The art of recording interactions between box office staff and prospective attendees has primarily been phased out as most customers opt to purchase their tickets online. However, recording these interactions can still offer valuable data that box offices can use to inform their in-person ticket sales strategies in the future. When evaluating the range of interactions that box office employees can have with prospective customers, are there any particular types of conversations that should be recorded to offer ticket sellers actionable data on the barriers preventing prospective customers from purchasing tickets?
You are absolutely right that many of these prior person-to-person transactional interactions have been phased out. Fortunately what was once anecdotal data now lives in a far more quantitative environment: your web analytics, usually Google Analytics and maybe some pixel or Google Tag Manager tracking.
So now instead of relying solely on reports from box office conversations, box office managers and other stakeholders can see how many prospective buyers are reaching a certain page in the sales process, when folks are dropping off and more sophisticated marketers and ticketing solutions can change pricing, re-target advertisements to those aalmost purchasers, send confirmation emails after a purchase (and prompt users to post/share their plans to attend the event on social media), send a reminder email prior to the event, and follow-up with them afterwards. Web analytics can also indicate which advertising channels are driving ticket buyer traffic and the types of devices (mobile, tablet, desktop devices) users are browsing or buying to provide geographic and demographic data.
OvationTix runs a call center for its partners so we recognize that a rather large portion of the ticket buying population prefers to speak by phone with a real person before buying a ticket. So those phone interactions are very important and typically live with your phone/window sales representatives. I consider these person-to-person interactions to be engagement points where your customers are having individual contact with your brand.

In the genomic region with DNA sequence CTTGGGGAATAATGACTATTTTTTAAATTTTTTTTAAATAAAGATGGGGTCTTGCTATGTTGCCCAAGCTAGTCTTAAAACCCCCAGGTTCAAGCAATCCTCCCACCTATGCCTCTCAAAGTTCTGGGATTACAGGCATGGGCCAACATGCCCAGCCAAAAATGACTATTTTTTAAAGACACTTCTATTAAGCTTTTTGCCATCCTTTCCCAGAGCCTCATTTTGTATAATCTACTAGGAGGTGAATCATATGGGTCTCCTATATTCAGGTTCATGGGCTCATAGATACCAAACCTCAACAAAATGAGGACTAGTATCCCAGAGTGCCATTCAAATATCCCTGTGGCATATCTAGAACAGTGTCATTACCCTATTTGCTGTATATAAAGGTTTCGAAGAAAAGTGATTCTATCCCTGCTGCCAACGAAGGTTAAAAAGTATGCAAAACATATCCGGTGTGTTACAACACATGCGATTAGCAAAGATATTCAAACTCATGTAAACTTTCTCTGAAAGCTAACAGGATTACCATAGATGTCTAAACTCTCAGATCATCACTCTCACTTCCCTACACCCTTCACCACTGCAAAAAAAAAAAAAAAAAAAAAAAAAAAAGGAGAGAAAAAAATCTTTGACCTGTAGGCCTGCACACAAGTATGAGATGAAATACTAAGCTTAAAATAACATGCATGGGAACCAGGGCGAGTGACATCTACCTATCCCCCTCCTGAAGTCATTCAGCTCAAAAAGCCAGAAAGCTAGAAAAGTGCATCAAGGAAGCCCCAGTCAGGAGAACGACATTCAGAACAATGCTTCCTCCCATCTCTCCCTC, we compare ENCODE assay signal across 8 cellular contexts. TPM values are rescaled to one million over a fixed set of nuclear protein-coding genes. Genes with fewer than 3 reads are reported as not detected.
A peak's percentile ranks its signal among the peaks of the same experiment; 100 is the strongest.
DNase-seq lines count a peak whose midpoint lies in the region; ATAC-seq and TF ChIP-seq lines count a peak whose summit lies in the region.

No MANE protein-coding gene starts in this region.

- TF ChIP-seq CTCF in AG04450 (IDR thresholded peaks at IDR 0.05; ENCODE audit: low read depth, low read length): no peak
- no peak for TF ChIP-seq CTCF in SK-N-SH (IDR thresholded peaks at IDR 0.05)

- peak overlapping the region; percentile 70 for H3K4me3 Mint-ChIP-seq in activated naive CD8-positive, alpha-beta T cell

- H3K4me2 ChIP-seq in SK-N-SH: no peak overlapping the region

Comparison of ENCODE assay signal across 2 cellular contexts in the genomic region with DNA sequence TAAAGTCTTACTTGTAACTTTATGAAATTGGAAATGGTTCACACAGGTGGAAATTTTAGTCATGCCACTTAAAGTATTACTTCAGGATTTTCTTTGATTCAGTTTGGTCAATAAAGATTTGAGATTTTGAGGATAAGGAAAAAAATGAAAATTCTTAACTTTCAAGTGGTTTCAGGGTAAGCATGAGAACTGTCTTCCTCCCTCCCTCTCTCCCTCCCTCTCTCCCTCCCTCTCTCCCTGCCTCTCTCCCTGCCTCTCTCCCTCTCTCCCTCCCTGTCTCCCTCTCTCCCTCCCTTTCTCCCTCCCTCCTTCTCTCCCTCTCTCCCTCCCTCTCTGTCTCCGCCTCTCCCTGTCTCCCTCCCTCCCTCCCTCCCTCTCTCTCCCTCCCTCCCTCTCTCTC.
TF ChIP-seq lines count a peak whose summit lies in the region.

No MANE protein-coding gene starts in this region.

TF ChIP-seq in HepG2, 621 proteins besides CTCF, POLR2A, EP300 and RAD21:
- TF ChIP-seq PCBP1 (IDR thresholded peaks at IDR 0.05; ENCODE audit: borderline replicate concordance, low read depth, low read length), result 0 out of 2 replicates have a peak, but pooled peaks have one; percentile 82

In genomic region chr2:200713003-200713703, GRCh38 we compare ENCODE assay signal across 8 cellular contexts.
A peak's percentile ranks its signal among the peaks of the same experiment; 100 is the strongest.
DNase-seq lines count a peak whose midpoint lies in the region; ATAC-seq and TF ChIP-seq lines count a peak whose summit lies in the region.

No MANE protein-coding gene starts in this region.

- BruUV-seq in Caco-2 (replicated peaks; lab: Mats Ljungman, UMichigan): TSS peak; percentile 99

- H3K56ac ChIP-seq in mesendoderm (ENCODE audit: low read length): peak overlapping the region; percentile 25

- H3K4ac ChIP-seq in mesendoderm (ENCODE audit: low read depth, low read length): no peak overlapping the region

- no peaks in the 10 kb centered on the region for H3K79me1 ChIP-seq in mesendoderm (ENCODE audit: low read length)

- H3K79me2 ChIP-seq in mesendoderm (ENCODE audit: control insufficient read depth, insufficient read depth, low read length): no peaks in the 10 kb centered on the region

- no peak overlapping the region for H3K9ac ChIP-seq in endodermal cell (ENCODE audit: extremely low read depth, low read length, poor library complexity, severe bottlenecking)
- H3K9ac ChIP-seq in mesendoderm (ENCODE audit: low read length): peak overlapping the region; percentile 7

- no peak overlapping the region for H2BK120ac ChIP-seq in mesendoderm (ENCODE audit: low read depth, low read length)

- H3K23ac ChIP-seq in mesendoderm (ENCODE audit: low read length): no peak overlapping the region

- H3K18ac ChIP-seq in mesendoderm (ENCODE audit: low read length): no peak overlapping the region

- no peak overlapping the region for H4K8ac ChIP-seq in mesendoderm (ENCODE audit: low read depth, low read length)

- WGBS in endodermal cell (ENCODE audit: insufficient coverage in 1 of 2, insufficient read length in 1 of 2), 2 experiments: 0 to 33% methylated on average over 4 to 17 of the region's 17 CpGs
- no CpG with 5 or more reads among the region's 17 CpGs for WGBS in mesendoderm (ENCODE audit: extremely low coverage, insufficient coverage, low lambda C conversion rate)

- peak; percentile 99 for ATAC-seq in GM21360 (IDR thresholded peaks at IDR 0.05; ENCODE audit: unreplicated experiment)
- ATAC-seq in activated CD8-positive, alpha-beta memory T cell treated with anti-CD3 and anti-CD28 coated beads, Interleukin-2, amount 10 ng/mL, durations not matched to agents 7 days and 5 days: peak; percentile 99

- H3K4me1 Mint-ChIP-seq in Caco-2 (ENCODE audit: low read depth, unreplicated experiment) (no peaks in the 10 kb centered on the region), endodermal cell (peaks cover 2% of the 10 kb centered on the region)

Yes, when the phone queue is lighting up or its a couple minutes before the start of an event and the lines are starting to back-up, these interactions become more like transactions. However, in most cases I recommend that box office representatives take this time to get to know the customer better and treat that contact with the customer like a one-person focus group. What prompted the purchase or interest in the event? With whom do you plan to attend? How long have you been coming to the venue or is this your first time? If the individual is a donor, can you thank them for their support and ask a development contact to personally handle an upgrade? All this information can be stored and reported in most major ticketing software solutions.
Since our developers work on such a structured and rapid release schedule for new enhancements, by the time this publishes OvationTix will also have released a feature allowing OvationTix partners to record interactions of its users. This is a piece of a larger data puzzle, but an important one as our current and prospective OvationTix partners turn to us for more ways to gather information on customers to further leverage sales and donation revenues.
Keep in mind that the folks calling and walking up to purchase are a self-selecting group so they are not necessarily representative of your entire audience and, in fact, are far more likely to be representative of an older core audience. With that being said, it doesnt make their input any less valuable. I want to draw this distinction since it can be easy for a box office and marketing department to talk to a core audience and neglect new audiences. For example, OvationTix is investing heavily in mobile ticket purchase optimizations as more and more audience members are browsing and buying on their mobile devices. A company not watching for this trend and listening solely to its core audience may erroneously believe that its buyers are aonly going to buy over the phone or maybe on a desktop.
I have spoken on a similar topic at a couple of recent conferences and ultimately my argument is rather simple: customers are providing our OvationTix partners with data all the time both in their personal and digital interactions. It is crucial that box office managers, reps and marketers pay attention to both the personal and digital data so as a field we can continue to talk with our audiences through whatever avenues they find most convenient.
The ticketing industry has undergone a monumental technological shift over the last decade into a new era where traditional paper tickets are losing traction to a wide range of innovations being discussed at our upcoming XLIVE conference on December 5-7 in Las Vegas.